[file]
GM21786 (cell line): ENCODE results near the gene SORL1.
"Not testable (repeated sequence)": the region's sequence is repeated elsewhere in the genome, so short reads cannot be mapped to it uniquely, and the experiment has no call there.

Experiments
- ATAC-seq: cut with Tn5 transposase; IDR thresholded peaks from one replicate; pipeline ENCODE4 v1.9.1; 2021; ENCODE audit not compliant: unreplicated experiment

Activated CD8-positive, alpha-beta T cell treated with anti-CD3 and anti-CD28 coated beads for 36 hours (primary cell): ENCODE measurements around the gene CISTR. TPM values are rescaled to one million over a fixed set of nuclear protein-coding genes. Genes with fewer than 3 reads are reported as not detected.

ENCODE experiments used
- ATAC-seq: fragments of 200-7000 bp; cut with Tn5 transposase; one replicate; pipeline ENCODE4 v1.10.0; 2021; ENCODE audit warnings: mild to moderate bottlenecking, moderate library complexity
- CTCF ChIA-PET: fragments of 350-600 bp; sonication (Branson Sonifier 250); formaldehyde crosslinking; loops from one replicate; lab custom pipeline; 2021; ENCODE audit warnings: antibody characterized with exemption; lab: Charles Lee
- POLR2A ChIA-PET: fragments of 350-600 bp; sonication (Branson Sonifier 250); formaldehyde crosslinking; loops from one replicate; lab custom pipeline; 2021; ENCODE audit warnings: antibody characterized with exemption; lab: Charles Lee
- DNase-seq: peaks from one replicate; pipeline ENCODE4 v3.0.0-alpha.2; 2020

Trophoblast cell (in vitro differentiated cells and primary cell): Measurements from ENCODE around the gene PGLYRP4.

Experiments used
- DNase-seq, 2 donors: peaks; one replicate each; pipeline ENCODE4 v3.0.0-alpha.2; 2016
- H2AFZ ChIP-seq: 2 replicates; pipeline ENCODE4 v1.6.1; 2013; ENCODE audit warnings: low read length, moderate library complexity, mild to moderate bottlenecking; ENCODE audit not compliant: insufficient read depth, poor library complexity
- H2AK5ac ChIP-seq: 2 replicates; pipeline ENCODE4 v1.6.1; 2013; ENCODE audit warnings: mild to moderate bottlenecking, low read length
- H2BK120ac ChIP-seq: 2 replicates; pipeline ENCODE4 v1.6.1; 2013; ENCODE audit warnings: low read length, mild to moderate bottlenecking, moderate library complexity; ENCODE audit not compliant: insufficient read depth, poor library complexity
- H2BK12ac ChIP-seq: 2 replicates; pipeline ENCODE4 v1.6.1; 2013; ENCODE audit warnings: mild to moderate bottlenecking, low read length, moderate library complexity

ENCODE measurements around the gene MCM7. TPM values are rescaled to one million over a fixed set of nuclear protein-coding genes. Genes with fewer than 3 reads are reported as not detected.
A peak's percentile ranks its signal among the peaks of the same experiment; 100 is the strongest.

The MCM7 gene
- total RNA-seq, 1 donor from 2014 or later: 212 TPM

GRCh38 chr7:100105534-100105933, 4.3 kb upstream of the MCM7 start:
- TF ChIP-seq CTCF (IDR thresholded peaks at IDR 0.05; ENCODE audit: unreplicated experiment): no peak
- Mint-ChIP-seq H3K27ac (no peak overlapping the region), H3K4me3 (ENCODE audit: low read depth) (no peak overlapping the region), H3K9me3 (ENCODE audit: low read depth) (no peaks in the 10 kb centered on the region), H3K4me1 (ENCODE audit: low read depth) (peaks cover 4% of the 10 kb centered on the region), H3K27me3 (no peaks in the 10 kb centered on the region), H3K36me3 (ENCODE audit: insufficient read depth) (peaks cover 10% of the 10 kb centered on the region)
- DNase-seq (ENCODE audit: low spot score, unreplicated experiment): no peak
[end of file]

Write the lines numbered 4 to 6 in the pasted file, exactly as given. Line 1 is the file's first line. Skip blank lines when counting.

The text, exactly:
- ATAC-seq: cut with Tn5 transposase; IDR thresholded peaks from one replicate; pipeline ENCODE4 v1.9.1; 2021; ENCODE audit not compliant: unreplicated experiment

Activated CD8-positive, alpha-beta T cell treated with anti-CD3 and anti-CD28 coated beads for 36 hours (primary cell): ENCODE measurements around the gene CISTR. TPM values are rescaled to one million over a fixed set of nuclear protein-coding genes. Genes with fewer than 3 reads are reported as not detected.

ENCODE experiments used